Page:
To be honest, knowing this information may not have changed a lot in the prehospital environment. I would have still started an IV and gave a reasonable fluid bolus either way. However, I do believe that early recognition and antibiotics could have a place in EMS. In my opinion, there is no reason a physician should nail a diagnosis within seconds, and it was not even on my radar. As a general rule for myself, any intervention that is done within the first 5 minutes of dropping off a patient, should have (if possible) been done by EMS. At my current program, we carry antibiotics for this exact reason. Presumed sepsis without antibiotic coverage is an indication to trigger administration.
Test your knowledge with the quiz below!
Here is a cool infographic Brian King created on this topic.
Leon Eydelman, MD.
This is great! It is also worth mentioning magnetic resonance cholangiopancreatography (MRCP), which is almost always going to be the first thing done before ERCP. Especially if it isn't bankers hours and GI isn't around, and hepatobiliary imilodiacetic acid (HIDA) scan which confirm obstruction of the gallbladder.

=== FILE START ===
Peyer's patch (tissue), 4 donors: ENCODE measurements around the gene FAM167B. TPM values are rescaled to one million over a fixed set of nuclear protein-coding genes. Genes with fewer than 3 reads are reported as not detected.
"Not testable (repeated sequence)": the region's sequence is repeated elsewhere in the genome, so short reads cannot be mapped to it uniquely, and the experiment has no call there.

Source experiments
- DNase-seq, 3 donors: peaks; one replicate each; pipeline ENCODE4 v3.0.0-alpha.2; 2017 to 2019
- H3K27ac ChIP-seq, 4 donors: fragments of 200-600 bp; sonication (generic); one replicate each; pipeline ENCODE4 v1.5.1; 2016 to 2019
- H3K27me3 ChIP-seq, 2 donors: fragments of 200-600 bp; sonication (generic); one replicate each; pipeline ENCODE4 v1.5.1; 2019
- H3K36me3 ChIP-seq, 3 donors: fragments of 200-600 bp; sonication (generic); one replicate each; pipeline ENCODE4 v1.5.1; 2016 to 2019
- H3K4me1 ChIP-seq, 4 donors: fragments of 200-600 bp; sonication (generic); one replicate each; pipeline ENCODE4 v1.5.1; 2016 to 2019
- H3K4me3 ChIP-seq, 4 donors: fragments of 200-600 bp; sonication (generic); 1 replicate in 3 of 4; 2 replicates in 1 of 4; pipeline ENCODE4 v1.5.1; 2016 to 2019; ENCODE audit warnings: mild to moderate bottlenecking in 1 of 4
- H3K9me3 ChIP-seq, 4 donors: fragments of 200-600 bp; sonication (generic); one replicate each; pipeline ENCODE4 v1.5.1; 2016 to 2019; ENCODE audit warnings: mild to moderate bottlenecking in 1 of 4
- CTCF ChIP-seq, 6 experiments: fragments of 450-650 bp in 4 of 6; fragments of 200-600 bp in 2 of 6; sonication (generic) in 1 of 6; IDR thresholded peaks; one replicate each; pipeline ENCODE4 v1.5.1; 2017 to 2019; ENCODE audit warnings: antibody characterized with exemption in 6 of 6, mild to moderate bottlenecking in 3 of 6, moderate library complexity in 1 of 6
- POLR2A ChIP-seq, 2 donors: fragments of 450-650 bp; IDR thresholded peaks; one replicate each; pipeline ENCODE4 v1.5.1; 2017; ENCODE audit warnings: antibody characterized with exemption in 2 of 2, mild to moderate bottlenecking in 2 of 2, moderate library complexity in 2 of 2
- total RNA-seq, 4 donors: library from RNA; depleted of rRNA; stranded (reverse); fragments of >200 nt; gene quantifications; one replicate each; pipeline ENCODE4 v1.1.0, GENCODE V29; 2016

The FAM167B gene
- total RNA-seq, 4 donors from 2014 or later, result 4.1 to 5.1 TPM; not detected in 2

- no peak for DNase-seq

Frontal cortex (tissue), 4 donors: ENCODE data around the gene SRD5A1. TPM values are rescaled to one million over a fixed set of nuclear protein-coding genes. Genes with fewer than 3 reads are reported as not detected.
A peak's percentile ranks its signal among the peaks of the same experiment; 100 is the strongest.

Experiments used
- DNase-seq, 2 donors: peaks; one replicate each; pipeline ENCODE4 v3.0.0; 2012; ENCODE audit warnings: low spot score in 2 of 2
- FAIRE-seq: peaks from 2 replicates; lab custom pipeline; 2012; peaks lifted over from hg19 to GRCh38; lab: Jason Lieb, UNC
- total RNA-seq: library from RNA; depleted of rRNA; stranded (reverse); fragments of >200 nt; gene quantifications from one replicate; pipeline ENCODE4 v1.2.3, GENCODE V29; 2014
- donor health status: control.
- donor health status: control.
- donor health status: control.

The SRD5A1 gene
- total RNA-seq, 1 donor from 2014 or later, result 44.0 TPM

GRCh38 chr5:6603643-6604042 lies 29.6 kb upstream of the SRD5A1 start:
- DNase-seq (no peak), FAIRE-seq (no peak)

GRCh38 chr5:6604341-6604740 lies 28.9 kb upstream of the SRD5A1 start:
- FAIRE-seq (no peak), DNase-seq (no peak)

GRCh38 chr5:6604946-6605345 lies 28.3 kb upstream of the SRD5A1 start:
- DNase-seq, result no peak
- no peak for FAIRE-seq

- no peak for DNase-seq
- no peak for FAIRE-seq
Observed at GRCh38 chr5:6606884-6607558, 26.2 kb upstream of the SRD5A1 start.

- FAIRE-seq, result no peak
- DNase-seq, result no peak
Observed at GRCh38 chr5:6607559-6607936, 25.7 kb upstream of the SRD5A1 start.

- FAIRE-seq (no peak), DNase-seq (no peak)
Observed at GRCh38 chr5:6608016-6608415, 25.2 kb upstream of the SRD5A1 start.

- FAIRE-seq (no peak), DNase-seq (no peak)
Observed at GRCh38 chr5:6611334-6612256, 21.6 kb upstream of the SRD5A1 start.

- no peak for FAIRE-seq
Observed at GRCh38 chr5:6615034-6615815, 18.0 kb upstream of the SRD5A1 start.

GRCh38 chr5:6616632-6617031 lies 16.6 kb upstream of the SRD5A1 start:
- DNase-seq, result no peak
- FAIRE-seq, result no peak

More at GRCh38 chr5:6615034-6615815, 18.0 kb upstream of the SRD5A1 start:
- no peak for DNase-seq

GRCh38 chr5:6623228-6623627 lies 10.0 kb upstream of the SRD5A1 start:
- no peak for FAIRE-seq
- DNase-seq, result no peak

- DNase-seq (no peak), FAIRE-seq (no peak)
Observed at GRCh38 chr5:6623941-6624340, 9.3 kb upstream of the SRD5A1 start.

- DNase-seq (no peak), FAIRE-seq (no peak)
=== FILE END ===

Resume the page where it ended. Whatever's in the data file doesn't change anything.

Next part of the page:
Also a lot of times this is treated with percutaneous IR gallbladder drainage, as it is commonly accompanied with cholecystitis. Since you're doing point of care ultrasound, it's pretty bread and butter in hospital emergency medicine to do gallbladder ultrasounds and find common bile duct, not sure if that's too nerdy but you could definitely find POCUS images.
A podcast on this biliary emergencies will be released on Wednesday 9/8/21
Ahmed M. (2018). Acute cholangitis - an update. World journal of gastrointestinal pathophysiology, 9(1), 1–7. https://doi.org/10.4291/wjgp.v9.i1.1
Lee JG. (2009) Diagnosis and management of acute cholangitis. Nat Rev Gastroenterol Hepatol. 2009 Sep;6(9):533-41. doi: 10.1038/nrgastro.2009.126. Epub 2009 Aug 4. PMID: 19652653.
Mosler P. (2011). Management of acute cholangitis. Gastroenterology & hepatology, 7(2), 121–123.